must be at least 5' away. Putting the meter very close to a source
will not give accurate readings. This is true of all meters.

Finally, you have to know how to point the meter. This is also
discussed in my post. Pointing the meter wrong will also get wrong
readings.

Hope this helps.

Ron


-----
In training with the Building Biology Institute (https://buildingbiologyinstitute.org/) to become an independent Electromagnetic Radiation Specialist (EMRS).
All my statements are mine alone though.


Edited by - rfrazier on 02/20/2020 16:38:24
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Reply #9

3amado3

USA
6 Posts

Posted - 02/20/2020 :  19:50:56  Show Profile  Reply with Quote
EmfDev, you are correct, it somehow was set to Sensitive, after going back to Standard I saw results similar to before.

But now which is the correct one to use? What is the difference? Standard obviously makes me feel better about my surroundings, but if Sensitive is the more accurate number I'd want to know! I'll skip the factory reset for now unless you feel otherwise then. Should I be upgrading my version though? Thanks!


Ron, yes I actually read your post a few times the last couple days (a lot to take in!) Thank you for the info! Good to know about distances - wifi is mainly what I've been testing (home and at school). The numbers are definitely much lower 15' away - so I guess I just have to take that into account if the students are sitting 10' from a router.
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Reply #10

rfrazier

USA
27 Posts

Posted - 02/21/2020 :  08:39:10  Show Profile  Reply with Quote
3amado3, Glad to help. Not trying to bury people in jargon but am trying to help them understand this stuff. Always learning new stuff myself as well.

I wanted to clarify something about the distance to measure RF stuff. To measure wifi, or bluetooth, or a microwave oven, which operate at 2.4 GHz, accurately, but given that every meter still reads differently, you have to be 15 INCHES away or more, not feet. (But, if you're going to measure a microwave oven, start on the other side of the room.) To accurately measure a cell phone at .6 GHz (or 600 MHz), you'd have to be 5 FEET away or more. And, just for fun, if you wanted to measure an AM radio station at 600 KHz (1,000 times lower), assuming your meter could even do that, you'd have to be 5,000 FEET away, or 1,000 times further away than the phone.

The problem with wifi in schools, etc. is this. It's not just the router. Every computer, every tablet, every phone (if using wifi), is a transmitter at 2.4 GHz. Phones also transmit to the cell tower multiple times per minute. Usually the router will be at least 6 feet away. But, all those computers, tablets, and phones are inches away, or right on the student's body. This is very bad. My observation with my pro meter, and even the GQ EMF-390, is that any time I'm within 4-6 feet of a wifi device, I'm exceeding the 1000 uW/m^2 that Building Biology people say is extreme exposure. Of course, you're way below the FCC's ridiculous 10,000,000 uW/m^2 limit, which is useless.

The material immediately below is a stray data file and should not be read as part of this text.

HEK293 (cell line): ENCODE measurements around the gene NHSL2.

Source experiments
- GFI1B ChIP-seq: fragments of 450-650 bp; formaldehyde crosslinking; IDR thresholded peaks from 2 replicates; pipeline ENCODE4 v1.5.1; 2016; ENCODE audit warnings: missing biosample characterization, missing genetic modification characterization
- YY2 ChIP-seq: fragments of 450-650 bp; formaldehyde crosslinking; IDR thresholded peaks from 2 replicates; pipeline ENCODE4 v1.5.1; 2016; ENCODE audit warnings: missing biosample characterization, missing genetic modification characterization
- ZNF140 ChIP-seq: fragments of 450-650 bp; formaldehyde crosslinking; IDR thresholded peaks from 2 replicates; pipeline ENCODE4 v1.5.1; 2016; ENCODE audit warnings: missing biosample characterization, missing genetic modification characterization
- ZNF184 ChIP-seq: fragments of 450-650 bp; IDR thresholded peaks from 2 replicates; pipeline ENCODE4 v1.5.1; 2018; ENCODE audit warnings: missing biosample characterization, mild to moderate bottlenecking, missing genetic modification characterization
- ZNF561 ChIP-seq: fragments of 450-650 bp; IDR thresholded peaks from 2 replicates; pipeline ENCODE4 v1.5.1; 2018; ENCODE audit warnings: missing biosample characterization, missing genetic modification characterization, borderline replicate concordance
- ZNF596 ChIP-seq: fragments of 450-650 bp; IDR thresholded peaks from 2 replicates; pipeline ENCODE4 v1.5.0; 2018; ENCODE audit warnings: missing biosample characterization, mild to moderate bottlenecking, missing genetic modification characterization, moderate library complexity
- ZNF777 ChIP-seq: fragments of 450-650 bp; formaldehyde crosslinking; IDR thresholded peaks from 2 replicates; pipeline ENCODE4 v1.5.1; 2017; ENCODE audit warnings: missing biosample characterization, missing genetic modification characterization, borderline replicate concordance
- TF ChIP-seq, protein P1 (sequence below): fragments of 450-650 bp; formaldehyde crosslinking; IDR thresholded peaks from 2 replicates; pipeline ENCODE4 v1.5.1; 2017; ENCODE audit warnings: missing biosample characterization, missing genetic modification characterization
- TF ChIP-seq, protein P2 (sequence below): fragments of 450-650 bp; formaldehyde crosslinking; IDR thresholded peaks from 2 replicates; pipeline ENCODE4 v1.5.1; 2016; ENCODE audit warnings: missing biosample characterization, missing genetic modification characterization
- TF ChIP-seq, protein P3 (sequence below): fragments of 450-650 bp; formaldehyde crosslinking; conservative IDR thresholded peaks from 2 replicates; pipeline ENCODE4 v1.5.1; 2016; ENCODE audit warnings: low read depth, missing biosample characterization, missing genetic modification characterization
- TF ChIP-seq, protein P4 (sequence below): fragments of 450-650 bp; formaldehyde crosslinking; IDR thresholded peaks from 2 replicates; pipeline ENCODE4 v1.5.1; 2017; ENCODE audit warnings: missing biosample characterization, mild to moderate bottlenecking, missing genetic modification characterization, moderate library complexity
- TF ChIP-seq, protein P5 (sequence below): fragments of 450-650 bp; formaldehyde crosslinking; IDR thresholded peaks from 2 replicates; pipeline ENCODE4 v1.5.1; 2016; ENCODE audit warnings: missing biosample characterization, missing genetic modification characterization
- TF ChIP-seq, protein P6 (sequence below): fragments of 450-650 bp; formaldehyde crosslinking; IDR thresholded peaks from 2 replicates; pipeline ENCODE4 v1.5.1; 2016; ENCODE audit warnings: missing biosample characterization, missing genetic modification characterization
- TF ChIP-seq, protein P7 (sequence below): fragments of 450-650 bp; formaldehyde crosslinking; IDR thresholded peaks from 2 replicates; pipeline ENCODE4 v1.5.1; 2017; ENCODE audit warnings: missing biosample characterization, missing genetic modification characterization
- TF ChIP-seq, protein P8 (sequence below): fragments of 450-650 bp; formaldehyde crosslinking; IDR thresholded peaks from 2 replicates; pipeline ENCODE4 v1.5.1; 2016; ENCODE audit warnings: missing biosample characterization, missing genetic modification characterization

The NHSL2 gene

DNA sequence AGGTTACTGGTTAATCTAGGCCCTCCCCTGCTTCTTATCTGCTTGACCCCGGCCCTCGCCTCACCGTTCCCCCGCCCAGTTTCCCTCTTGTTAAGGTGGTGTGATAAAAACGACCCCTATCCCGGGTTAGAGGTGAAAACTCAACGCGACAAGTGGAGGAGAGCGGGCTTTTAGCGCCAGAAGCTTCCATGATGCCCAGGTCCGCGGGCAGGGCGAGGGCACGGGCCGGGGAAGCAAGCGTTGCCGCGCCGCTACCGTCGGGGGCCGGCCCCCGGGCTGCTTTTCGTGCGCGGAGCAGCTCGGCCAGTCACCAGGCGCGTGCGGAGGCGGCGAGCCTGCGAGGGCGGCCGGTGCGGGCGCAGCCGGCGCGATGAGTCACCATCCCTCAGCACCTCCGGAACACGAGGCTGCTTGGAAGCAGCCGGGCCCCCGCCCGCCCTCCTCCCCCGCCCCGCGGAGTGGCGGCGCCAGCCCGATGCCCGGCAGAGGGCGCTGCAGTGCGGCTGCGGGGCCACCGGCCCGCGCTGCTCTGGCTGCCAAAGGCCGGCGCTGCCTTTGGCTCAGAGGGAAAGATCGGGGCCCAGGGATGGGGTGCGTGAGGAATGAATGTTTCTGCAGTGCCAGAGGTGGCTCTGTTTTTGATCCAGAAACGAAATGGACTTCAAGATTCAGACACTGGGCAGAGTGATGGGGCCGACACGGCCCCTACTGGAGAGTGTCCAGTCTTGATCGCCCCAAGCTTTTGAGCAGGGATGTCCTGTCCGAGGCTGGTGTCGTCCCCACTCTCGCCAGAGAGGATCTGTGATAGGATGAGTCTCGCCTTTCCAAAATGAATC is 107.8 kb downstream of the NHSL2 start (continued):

Ron


-----
In training with the Building Biology Institute (https://buildingbiologyinstitute.org/) to become an independent Electromagnetic Radiation Specialist (EMRS).
All my statements are mine alone though.

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Reply #11

rfrazier

USA
27 Posts

Posted - 02/21/2020 :  08:40:39  Show Profile  Reply with Quote
PS why are all these lines going off the edge of the screen?

Ron


-----
In training with the Building Biology Institute (https://buildingbiologyinstitute.org/) to become an independent Electromagnetic Radiation Specialist (EMRS).
All my statements are mine alone though.

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Reply #12

EmfDev

1161 Posts

Posted - 02/21/2020 :  09:46:37  Show Profile  Reply with Quote
Most people prefer standard reading.
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Reply #13

rfrazier

USA
27 Posts

Posted - 02/21/2020 :  10:22:55  Show Profile  Reply with Quote
I guess my question wasn't clear. Sorry. On my screen, the lines of text in this post are 3 times wider than the screen. I have to scroll left and right to read each line. I just thought it would word wrap. Maybe it's because of the width of the images that were posted. Ron


-----
In training with the Building Biology Institute (https://buildingbiologyinstitute.org/) to become an independent Electromagnetic Radiation Specialist (EMRS).
All my statements are mine alone though.

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Reply #14

3amado3

USA
6 Posts

Posted - 02/21/2020 :  11:40:45  Show Profile  Reply with Quote
Edge of the screen issue: My photos higher in the thread must've expanded it.

Oh yes, guess I should pay closer attention to feet vs inches!

Luckily it's a grade school and there isn't as much phone/computer usage. Plus I'll be going up there after-hours when it will hopefully be mostly wifi and the security cameras that I saw.

If I calculate correctly, you are saying 1 mW/m^2, yes my phone definitely spikes over that during use, but at least when it's just sitting there on my desk (which is obviously the bulk of the time), it is considerably below that. But agreed, this is all a big problem!